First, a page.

My belief is that appreciating the simple, daily things in life is what brings happiness and joy. And we have to eat, which makes every meal an amazing opportunity to embrace and enjoy life. I say, spend more time cooking together and eating together. The real question is what you eat; if you use every single special occasion as an excuse to stuff yourself with food your body does not need, of course you will not live healthily. But if you look at every meal as a chance to enjoy beautiful food that nourishes, you will eat healthily AND have a smile on your face.

And just in case I have not made my point, here is a recipe to prove it – quinoa salad with kale, avocado and dried cranberries. This dish is a party of super foods on a plate with every single ingredient containing loads of nutrients that are essential for the body.

The first time I had this dish was when my friend LS invited me over for dinner as a sort of house warming (about a year after she moved into a place – but that just goes to show there is always a good excuse for a dinner party). But then she would have never knowing this dish if her sister had not prepared it for her a few months before.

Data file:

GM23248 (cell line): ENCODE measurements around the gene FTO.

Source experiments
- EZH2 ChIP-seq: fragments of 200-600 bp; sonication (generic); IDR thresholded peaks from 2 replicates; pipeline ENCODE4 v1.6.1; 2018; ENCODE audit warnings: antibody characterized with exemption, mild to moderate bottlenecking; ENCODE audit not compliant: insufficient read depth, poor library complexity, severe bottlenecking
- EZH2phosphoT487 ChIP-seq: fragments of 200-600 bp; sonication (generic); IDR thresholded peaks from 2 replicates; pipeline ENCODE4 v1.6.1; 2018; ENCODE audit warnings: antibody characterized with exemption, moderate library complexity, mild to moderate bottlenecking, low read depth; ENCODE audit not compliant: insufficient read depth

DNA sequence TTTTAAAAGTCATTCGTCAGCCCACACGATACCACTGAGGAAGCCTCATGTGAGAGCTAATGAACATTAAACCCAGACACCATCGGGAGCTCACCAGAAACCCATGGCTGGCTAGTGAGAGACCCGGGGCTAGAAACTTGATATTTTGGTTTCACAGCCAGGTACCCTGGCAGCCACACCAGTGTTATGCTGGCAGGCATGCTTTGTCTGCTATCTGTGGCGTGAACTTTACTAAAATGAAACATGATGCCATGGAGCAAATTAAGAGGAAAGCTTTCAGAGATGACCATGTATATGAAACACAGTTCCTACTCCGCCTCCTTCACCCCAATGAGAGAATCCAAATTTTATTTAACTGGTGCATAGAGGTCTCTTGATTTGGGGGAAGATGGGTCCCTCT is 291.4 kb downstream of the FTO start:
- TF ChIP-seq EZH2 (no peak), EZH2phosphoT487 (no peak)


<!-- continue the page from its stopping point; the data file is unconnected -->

Not convinced yet? Make this salad for someone you care for and you will be. Actually: even if you are convinced you should still make this salad 😉

A big thank you to LS and RS for passing this recipe on!

Finally a small note on the preparation:
As I am not a regular eater of kale I loved the fat that LS lightly stir-fried the kale to soften it a little. But if you prefer raw kale than you can “massage” it as RS does: tear the kale into small pieces and place in a bowl with some olive oil, lemon juice, a dash of salt and pepper. Then “massage” the kale with your fingers.

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Ingredients
(this recipe was discovered by RS who then passed it on to her sister and my friend LS who then cooked it for me. I had a guess at what the dressing might have been.)
4 servings as a side dish or lunch

400g (2 cups) of left-over cooked quinoa or about 150g  (2/3 cup) uncooked quinoa
olive oil
3 tbsp lemon juice (or 2 tbsp apple vinegar)
2 tbsp maple syrup (or honey)
1/2 tbsp balsamic vinegar
1/4 tsp salt
1/8 tsp pepper
1-2 bunches of kale, about 12 leaves (NL: boerenkool, DE: Gruenkohl)